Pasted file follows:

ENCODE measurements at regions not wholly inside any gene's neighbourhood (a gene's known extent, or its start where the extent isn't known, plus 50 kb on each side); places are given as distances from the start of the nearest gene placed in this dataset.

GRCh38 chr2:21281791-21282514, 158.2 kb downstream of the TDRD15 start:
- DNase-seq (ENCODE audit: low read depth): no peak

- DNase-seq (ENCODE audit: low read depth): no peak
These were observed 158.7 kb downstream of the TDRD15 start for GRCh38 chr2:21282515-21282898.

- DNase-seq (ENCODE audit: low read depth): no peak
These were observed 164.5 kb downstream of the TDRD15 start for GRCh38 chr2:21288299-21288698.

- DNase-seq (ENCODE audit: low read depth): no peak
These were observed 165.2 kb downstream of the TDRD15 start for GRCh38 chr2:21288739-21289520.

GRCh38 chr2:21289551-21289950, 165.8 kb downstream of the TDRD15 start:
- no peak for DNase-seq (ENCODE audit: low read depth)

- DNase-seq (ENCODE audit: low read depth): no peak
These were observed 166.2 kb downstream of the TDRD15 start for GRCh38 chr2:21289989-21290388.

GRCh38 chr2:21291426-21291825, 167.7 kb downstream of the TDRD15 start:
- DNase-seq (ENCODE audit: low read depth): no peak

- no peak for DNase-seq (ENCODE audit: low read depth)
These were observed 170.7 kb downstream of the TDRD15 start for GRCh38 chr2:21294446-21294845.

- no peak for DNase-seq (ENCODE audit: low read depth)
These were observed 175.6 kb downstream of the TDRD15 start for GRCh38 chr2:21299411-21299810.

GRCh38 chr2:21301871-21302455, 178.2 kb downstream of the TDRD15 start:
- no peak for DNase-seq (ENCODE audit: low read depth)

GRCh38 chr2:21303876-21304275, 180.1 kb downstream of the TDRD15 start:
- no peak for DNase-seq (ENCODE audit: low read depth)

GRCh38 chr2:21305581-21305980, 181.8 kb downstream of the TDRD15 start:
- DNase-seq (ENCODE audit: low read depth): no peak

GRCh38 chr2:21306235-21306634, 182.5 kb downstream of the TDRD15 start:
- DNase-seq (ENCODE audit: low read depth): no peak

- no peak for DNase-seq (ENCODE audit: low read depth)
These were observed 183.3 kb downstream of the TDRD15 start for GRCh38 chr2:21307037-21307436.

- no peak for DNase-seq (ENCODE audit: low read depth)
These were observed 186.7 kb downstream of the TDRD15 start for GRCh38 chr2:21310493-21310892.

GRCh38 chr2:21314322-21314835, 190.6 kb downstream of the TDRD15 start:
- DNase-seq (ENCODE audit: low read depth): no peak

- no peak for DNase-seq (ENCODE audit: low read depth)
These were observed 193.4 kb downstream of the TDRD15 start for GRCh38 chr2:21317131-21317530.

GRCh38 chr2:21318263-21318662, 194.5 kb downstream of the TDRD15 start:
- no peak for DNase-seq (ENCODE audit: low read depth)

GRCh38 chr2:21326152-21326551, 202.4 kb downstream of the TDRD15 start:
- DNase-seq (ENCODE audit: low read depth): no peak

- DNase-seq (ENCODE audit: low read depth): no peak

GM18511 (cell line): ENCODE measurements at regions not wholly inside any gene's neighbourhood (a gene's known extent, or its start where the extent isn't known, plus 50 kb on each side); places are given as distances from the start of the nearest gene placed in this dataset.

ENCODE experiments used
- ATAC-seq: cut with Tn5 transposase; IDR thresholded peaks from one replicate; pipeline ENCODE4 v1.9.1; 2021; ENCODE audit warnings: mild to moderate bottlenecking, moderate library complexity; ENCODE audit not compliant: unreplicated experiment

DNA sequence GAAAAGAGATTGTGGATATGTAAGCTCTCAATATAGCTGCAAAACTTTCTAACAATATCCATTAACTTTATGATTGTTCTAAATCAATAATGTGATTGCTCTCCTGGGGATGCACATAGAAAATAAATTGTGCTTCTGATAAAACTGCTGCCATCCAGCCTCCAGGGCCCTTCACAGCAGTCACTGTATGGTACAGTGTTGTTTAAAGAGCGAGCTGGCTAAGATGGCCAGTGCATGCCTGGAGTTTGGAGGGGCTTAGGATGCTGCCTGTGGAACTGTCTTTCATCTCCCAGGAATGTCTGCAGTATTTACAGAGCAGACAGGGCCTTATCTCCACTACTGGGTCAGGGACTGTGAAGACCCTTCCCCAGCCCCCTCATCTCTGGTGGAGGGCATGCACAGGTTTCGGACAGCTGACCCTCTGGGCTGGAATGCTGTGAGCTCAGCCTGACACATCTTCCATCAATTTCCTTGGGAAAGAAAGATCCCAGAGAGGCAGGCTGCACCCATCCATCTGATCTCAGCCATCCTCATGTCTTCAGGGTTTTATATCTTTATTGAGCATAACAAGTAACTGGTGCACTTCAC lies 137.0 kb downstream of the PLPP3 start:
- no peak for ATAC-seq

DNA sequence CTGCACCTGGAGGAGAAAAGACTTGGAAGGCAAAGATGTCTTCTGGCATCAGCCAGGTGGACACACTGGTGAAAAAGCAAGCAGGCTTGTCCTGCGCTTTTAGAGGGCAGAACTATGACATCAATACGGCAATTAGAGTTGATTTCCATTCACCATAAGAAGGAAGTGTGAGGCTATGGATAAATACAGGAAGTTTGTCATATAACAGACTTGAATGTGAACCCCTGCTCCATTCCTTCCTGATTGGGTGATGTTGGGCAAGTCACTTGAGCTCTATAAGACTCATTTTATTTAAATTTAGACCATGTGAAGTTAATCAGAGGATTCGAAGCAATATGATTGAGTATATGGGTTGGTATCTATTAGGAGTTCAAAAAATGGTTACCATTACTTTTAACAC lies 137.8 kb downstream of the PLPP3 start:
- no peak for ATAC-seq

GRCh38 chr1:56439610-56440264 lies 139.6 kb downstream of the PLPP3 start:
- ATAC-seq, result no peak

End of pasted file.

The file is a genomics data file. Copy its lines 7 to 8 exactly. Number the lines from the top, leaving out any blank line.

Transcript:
These were observed 164.5 kb downstream of the TDRD15 start for GRCh38 chr2:21288299-21288698.

- DNase-seq (ENCODE audit: low read depth): no peak